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Formlabs Announces First SLS 3D Printer Along with Form Cell Automated Production System

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Formlabs Announces First SLS 3D Printer Along with Form Cell Automated Production System

byClare ScottJun 5, 20173D Printers3D PrintingBusiness

is famous for SLA 3D printing, having introduced the technology to the desktop with the release of the Form 1 3D printer in 2012. Since then, the company has gone on to become one of the best-known, most well-respected companies in the industry, with the Form 2 regularly appearing on lists of best/most popular 3D printers. Today, Formlabs has taken a big step out of the realm of SLA 3D printing with the announcement that they will be releasing their first selective laser sintering (SLS) 3D printer, the Fuse 1.

Starting at $9,999, the Fuse 1 is 20 times less expensive than the cheapest SLS 3D printers on the market today. The complete package, which includes the printer, a post-processing station with material recovery, an extra build piston for continuous usage, and initial material load, is priced at $19,999.

Available materials include Nylon PA 12 and PA 11, the industry standard for strong, functional prototypes and end-use parts. According to Formlabs, Fuse 1 parts meet or exceed the material properties published by their industrial counterparts.

Several companies have already been testing the Fuse 1, including major corporations like Google.

SLS technology enables designers and engineers to accelerate their prototyping process by combining realistic material properties with the minimization of 3D printing design constraints, said David Beardsley, manager of Google ATAP Skunkworks. With the Fuse 1, a combination of high precision parts, reduced cycle time and robust materials allow teams to easily iterate throughout the design process and accelerate from whiteboard to final parts.

The Fuse 1 was announced today at theDigital Factoryconference, which is being held atMIT Media Lab. Thats not the only major announcement Formlabs has, though theyre also introducing Form Cell, an automated production solution that leverages the Form 2.

When we launched the worlds first desktop stereolithography 3D printer in 2012, Formlabs created new possibilities for designers and engineers to create physical products by giving them access to professional 3D printing technology that had historically been unavailable, said Max Lobovsky, CEO of Formlabs. With Fuse 1, we are taking the same approach to making powerful SLS technology available to a huge range of customers. And with Form Cell, we are making an efficient, scalable production solution by leveraging the Form 2, an SLA print engine thats already stood the test of printing more than 10 million parts.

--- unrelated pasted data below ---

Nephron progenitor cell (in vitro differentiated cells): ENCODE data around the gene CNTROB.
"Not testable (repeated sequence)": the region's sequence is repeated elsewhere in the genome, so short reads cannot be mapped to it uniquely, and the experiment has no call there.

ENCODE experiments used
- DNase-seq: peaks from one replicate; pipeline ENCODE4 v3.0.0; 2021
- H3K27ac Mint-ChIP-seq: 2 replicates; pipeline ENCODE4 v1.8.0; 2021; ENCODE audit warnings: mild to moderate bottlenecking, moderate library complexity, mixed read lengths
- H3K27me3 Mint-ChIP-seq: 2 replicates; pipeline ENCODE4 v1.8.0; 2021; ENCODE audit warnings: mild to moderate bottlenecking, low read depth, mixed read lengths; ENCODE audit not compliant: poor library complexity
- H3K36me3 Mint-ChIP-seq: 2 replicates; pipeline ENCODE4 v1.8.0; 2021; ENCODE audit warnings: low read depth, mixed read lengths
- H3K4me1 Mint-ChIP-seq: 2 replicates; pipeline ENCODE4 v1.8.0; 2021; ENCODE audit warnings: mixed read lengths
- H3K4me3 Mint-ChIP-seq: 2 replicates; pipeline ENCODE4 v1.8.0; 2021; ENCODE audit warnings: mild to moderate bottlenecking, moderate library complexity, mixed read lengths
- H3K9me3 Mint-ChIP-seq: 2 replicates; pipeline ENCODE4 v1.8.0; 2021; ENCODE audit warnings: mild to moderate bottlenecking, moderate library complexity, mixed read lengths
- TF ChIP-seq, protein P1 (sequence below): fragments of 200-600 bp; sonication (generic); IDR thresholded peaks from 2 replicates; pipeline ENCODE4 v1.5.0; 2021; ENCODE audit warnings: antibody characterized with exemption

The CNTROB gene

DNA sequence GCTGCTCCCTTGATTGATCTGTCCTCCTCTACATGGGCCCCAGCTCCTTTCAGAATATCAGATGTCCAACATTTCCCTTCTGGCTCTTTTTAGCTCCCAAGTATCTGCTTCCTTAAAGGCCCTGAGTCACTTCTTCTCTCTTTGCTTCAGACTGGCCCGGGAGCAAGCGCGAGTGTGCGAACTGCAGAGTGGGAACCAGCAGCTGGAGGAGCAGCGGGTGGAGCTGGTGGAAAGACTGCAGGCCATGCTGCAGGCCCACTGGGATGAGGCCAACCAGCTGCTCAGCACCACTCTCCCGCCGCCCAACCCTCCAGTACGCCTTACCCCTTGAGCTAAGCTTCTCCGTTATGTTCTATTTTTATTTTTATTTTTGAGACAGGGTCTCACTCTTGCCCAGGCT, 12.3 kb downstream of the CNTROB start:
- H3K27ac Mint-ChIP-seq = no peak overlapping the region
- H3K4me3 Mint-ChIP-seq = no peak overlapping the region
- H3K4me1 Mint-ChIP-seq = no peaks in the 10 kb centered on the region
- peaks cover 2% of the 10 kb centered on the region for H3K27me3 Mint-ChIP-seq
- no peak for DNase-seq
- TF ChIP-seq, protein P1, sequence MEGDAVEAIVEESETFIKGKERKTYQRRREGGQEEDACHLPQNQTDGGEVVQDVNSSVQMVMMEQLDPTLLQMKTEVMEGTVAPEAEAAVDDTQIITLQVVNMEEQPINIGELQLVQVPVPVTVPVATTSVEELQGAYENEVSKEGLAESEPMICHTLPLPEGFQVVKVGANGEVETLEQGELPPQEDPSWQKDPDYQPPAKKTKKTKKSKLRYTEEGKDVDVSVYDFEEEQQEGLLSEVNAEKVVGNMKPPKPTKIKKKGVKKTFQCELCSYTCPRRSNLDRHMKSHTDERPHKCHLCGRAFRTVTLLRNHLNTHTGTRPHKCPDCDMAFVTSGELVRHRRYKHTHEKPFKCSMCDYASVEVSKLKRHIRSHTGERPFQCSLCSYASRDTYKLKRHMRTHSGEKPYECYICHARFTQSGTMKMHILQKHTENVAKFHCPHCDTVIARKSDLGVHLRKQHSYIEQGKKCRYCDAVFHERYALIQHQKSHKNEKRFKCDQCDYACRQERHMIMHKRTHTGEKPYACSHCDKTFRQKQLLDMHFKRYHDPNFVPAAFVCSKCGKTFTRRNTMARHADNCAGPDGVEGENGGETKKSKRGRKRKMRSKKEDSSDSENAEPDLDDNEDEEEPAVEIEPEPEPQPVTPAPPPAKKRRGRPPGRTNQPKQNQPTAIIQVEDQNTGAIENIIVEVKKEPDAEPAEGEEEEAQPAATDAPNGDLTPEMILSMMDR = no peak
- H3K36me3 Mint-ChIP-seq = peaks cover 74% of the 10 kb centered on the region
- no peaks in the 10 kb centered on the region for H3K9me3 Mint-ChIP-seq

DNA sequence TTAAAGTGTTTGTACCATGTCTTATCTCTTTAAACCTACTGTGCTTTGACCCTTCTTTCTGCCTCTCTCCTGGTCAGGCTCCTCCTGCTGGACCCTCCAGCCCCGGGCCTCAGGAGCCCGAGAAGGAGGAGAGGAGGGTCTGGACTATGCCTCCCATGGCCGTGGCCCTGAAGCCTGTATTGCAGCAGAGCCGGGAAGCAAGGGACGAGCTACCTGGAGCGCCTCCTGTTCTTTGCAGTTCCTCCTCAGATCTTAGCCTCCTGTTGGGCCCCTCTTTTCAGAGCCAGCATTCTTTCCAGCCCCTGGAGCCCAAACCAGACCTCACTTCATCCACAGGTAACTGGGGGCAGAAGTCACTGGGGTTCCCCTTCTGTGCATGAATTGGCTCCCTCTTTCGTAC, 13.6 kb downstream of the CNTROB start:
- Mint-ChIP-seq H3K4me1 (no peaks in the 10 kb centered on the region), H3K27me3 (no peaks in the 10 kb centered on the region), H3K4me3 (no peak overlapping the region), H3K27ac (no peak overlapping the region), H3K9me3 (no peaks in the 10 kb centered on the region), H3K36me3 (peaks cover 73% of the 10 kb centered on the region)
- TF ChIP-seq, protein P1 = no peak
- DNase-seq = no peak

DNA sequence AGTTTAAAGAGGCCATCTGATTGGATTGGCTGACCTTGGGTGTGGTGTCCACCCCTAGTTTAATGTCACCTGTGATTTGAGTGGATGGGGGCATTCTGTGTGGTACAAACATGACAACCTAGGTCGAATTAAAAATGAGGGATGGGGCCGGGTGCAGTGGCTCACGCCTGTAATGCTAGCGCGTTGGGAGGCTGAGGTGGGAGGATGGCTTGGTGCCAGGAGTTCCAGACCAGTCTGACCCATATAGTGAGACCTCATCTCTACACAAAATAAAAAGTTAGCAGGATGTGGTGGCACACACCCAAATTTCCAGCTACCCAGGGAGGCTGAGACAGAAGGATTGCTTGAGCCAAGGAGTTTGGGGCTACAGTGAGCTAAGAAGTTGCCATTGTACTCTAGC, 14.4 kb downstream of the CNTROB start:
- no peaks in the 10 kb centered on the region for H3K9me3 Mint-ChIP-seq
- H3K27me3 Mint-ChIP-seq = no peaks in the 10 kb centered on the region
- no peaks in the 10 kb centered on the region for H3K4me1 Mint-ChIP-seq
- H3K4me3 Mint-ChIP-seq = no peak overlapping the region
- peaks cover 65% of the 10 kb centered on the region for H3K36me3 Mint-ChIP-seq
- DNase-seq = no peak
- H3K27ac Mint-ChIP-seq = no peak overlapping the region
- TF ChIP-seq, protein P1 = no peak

Form Cell consists of a row of Form 2 3D printers, therecently introducedForm Wash part washer and Form Cure curing station, and an industrial robotic gantry system. Form Cell automates the manual parts of the 3D printing process for a hands-off, lights-out digital factory. Its optimized for the lowest cost per part, allowing business ROI in months instead of years. Users will be able to reduce labor and downtime as no check-ins are required. Features include print job scheduling and error detection, as well as remote monitoring and part and serial number printing.

Form Cell is also factory-ready, with API endpoints for integration with industry-standard business systems such as CRM, ERP, and MES, as well as homegrown systems. It can easily be made part of your existing workflow.

By enabling teams to easily iterate and also to directly manufacture final products, Fuse 1 and Form Cell open up a wealth of innovation flexibility within the product development cycle, from early prototyping to manufacturing, said Dvid Lakatos, chief product officer of Formlabs.

Finally, in a separate announcement,New Balancerevealed that they will be partnering with Formlabs. The two companies will be developing footwear-specific materials and printers for the creation of high-performance products. The announcement comes shortly afterCarbon and Adidas partneredto produce the first partially 3D printed athletic shoe at scale, and now New Balance and Formlabs, both based in Boston, appear to be bringing their own large-scale production of 3D printed athletic shoes to the market. Continuous production at New Balances facility is expected to begin in 2018.

New Balance is excited to work with fellow Boston-based Formlabs on our next evolution in 3D printing, said Rob DeMartini, New Balance President and CEO. We have been a leader with 3D printing technology for many years, when we were the first to bring customized spike plates to our professional runners and have expanded into other sports since then. Now we look forward to taking this technology to consumers to further improve athlete performance.

Were proud to work with New Balance to provide cutting-edge 3D printing technologies for large-scale domestic manufacturing, added Lobovsky. 3D printing gives companies the ability to provide higher performance, better fitting, and more personalized products. With New Balance, we are demonstrating that it can be done at scale for consumer goods.

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Formlabs FORM 1 3D Printer Review

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ByAdminonMay 30, 2013in3D Printer Reviews